Spool-Knit Headband Tutorial

I loved to spool knit (also known as corking) as a kid. I would make yards and yards of multicolored I-cord, but I never quite knew what to do with it after that. So I thought I’d figure out a way to use some spool knitting in a useful way — and only a short length of it, too, so that little ones with not much patience could still make something fun.

For this craft you will need a spool knitter or knitting spool, which is also known as a french knitter, a knitting dolly, a knitting mushroom, or a small knitting loom. There are probably terms I’ve never heard of as well, but they’re all the same tool! You can buy one commercially; they’re often found at thrift stores as kids tire of them, and sometimes at dollar stores in the craft section. Walmart even carries a few kinds if you don’t have a craft store in your area. But you can always make your own as I did with the one in the front, which is just four nails in an old wooden spool. The one that I’ve chosen to use for this craft is the pink one on the far right, which has six points instead of the more common four, just because I’ll be using a thin sock yarn. But you can use whatever kind you have handy!

Spool-Knit Headband

Materials:

– yarn
– narrow flat elastic
– two shades of green felt
– green thread to match felt

Supplies Needed:

– knitting spool
– crochet hook or spool knitting hook
– scissors
– small needle for sewing
– darning needle
– pencil or marker

1. Thread your yarn through the knitting spool, leaving a tail of approximately 6″ dangling. The ball of yarn should end up at the end of the tool with the pegs.

2. Keeping the yarn taut, wrap the yarn counter-clockwise once around your starting peg (all of the pegs are identical, just choose one to start from). Spin the knitting spool counter-clockwise in your hand until the next empty peg is directly in front of you, then wrap the yarn counter-clockwise once around that peg. Continue in this manner until all of the pegs are wrapped.

3. Wrap the starting peg a second time.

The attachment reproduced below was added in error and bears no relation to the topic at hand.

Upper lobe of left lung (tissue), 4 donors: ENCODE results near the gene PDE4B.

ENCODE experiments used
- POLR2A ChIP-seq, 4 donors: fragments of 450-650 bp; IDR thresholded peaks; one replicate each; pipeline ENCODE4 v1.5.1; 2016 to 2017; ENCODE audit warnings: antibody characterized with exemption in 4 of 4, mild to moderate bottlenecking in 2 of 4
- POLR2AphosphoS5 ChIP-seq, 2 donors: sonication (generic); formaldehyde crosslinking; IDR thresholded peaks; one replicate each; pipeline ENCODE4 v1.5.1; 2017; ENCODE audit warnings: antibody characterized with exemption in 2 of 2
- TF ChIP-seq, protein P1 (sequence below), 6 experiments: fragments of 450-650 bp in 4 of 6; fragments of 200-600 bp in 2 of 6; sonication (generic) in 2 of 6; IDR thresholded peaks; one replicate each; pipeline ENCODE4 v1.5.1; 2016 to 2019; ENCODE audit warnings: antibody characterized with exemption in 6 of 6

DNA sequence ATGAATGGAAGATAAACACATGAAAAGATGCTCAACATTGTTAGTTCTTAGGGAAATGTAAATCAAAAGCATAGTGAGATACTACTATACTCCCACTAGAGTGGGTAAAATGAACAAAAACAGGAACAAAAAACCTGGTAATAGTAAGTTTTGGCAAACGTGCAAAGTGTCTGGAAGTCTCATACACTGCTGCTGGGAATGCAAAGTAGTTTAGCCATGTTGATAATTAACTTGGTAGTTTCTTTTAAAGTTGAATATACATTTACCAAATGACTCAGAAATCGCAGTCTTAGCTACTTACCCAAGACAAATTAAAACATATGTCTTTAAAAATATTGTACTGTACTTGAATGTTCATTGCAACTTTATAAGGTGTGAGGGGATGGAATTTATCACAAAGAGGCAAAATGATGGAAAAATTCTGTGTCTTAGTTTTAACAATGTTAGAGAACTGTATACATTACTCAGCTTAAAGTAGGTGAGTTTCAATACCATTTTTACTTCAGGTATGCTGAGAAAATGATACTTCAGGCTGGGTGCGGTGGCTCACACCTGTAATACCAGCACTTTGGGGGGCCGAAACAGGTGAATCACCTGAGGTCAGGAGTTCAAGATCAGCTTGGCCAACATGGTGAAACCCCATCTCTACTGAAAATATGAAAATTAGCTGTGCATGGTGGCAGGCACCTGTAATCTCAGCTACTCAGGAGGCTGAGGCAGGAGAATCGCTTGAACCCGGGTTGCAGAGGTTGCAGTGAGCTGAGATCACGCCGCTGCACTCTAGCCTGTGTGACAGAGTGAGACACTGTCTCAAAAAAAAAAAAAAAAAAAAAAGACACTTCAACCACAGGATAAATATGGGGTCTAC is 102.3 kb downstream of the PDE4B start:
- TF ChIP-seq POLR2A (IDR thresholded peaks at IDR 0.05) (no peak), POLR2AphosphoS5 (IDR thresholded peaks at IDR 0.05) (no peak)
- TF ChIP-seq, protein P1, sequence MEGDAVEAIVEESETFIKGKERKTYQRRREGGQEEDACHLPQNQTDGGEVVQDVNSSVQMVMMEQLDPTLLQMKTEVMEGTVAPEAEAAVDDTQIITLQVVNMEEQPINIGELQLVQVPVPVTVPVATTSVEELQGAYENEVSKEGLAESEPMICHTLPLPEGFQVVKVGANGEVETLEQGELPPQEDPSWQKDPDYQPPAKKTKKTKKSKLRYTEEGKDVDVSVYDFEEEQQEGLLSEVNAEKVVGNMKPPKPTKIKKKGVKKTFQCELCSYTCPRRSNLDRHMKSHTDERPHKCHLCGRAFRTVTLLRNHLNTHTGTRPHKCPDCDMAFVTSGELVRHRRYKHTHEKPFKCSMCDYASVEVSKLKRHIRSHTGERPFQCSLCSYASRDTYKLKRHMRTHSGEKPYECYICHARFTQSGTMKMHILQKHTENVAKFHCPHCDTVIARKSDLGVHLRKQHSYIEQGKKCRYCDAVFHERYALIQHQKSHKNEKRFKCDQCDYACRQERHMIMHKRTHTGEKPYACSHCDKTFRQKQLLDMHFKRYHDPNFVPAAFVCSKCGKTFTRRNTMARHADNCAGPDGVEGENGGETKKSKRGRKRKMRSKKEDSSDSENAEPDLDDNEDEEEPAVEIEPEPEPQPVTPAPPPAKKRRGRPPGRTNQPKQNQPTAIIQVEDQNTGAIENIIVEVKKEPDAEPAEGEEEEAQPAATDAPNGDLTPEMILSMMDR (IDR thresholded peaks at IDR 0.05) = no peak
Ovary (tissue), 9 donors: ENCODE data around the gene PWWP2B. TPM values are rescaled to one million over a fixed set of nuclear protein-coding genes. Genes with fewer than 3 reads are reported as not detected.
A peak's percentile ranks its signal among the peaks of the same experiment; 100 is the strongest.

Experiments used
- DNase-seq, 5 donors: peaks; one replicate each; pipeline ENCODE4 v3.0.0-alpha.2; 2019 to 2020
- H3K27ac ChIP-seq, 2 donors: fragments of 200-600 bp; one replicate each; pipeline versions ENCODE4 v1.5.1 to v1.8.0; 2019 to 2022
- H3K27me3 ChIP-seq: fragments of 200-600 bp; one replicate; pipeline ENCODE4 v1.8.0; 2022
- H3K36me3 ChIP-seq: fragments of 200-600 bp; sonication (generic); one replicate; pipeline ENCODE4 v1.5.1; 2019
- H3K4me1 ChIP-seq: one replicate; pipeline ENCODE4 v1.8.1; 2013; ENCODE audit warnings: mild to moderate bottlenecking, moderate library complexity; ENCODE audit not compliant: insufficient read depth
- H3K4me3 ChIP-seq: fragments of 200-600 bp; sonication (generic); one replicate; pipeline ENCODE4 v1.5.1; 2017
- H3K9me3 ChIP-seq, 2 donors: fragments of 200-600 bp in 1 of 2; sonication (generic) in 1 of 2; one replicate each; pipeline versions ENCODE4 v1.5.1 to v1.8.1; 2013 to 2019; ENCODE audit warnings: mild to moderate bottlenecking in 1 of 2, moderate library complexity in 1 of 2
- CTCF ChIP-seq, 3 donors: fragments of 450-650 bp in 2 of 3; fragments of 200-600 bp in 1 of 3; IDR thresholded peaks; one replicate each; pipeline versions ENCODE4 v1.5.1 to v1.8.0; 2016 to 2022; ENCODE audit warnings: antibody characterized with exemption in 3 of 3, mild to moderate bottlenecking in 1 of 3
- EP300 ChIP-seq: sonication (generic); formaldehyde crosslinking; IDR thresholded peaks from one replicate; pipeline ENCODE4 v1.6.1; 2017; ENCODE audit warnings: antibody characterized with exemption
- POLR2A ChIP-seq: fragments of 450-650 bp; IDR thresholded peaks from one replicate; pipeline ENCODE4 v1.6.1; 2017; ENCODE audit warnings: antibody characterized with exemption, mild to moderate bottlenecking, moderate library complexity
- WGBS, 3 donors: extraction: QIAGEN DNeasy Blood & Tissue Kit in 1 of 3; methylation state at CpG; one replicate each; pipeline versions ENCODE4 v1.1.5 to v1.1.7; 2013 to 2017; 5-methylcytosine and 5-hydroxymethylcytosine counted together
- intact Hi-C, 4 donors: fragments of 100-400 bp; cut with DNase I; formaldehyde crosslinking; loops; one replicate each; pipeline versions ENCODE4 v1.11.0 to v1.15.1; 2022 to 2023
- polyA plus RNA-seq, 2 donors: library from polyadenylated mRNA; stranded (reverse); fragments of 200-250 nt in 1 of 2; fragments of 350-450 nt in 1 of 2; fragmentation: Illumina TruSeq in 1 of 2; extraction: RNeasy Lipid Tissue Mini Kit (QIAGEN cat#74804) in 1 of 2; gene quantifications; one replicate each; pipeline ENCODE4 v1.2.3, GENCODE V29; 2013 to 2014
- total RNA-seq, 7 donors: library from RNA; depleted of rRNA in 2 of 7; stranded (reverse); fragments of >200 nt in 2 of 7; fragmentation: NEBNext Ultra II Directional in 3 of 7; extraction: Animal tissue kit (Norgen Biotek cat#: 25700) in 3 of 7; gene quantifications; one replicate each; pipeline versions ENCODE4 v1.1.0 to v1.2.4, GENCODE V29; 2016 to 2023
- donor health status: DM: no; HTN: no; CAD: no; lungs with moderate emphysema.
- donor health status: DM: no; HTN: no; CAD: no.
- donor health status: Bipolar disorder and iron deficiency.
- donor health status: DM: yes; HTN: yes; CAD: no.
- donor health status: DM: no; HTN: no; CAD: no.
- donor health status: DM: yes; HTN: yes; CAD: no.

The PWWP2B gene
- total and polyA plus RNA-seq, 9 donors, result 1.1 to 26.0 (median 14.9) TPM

4. Using your hook, flip the first wrap over the second. Give the tail a gentle tug to set the loop.

5. Continuing to move counter-clockwise, wrap each peg, flip the oldest wrap over the newest, and then give the tail a gentle tug. This will create a long spiral of spool knitting.

6. Continue in this method until the I-cord you have created is as long as the circumference of the head of the person who will be wearing the headband. Make sure that the measurement is taken without stretching the knitting.

7. Cut the yarn about 6″ away from the peg end of the spool knitting. Thread the end of the yarn through the darning needle. Moving counter-clockwise from the last stitch, use the darning needle to thread the yarn through each loop.

8. Pull the loops off of the pegs, then pull the yarn taut. Tie the yarn securely so that the knitting will not unravel.

9. Remove the I-cord from the knitting spool. Thread the elastic through the darning needle. Use the darning needle to pull the elastic through the center of the “tube” of the I-cord.

10. Push the I-cord back on the elastic to create a clear working area. Cut the elastic to the circumference of the intended head. Overlap the elastic about 1cm and, keeping it flat, stitch the ends together.

11. Pull the I-cord back so that it covers all of the elastic. Tie the two tails of yarn together tightly, then pass them both through the darning needle and use them to roughly stitch the two ends of the I-cord together.

12. Use a pencil or marker to sketch a shamrock and a small heart out of two different shades of felt. Cut the designs out with scissors.

<img src="https://farm8.staticflickr.com/7856/46685216214_0aff433758_z.jpg" width="640" height="544"

13. Making sure that the non-marked side remains up, stitch the heart to the top of the shamrock.

14. Stitch the shamrock over the area on the headband where the two ends of I-cord were joined.

That’s all there is to it! Of course, any colour of yarn and any felt design can be used. I just thought that it would be nice to have something in the theme of Saint Patrick’s Day given that it was coming up on the weekend. But red, white, and pink with a heart design would be lovely for Valentine’s Day; red, white, and green for Christmas; you could make it in the colours of your favorite sports team or even Hogwarts House. Be creative!

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